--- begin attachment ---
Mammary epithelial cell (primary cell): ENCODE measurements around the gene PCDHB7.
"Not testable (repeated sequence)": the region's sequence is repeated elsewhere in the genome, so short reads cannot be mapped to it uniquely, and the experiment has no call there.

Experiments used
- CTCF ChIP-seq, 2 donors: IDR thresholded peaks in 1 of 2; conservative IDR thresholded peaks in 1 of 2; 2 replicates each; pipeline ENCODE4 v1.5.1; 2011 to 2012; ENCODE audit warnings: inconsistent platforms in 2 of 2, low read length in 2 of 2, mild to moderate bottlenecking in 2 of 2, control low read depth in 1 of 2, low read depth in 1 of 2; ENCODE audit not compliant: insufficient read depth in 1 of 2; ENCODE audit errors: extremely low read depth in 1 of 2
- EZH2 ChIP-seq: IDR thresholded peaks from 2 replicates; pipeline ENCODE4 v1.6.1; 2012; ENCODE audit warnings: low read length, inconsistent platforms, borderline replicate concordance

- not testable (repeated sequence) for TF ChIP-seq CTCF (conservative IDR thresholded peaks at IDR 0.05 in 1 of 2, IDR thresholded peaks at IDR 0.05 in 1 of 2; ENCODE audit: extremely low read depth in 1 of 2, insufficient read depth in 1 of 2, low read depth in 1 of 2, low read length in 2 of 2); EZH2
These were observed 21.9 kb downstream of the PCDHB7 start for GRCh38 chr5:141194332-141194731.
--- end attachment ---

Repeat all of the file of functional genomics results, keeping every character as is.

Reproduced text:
Mammary epithelial cell (primary cell): ENCODE measurements around the gene PCDHB7.
"Not testable (repeated sequence)": the region's sequence is repeated elsewhere in the genome, so short reads cannot be mapped to it uniquely, and the experiment has no call there.

Experiments used
- CTCF ChIP-seq, 2 donors: IDR thresholded peaks in 1 of 2; conservative IDR thresholded peaks in 1 of 2; 2 replicates each; pipeline ENCODE4 v1.5.1; 2011 to 2012; ENCODE audit warnings: inconsistent platforms in 2 of 2, low read length in 2 of 2, mild to moderate bottlenecking in 2 of 2, control low read depth in 1 of 2, low read depth in 1 of 2; ENCODE audit not compliant: insufficient read depth in 1 of 2; ENCODE audit errors: extremely low read depth in 1 of 2
- EZH2 ChIP-seq: IDR thresholded peaks from 2 replicates; pipeline ENCODE4 v1.6.1; 2012; ENCODE audit warnings: low read length, inconsistent platforms, borderline replicate concordance

- not testable (repeated sequence) for TF ChIP-seq CTCF (conservative IDR thresholded peaks at IDR 0.05 in 1 of 2, IDR thresholded peaks at IDR 0.05 in 1 of 2; ENCODE audit: extremely low read depth in 1 of 2, insufficient read depth in 1 of 2, low read depth in 1 of 2, low read length in 2 of 2); EZH2
These were observed 21.9 kb downstream of the PCDHB7 start for GRCh38 chr5:141194332-141194731.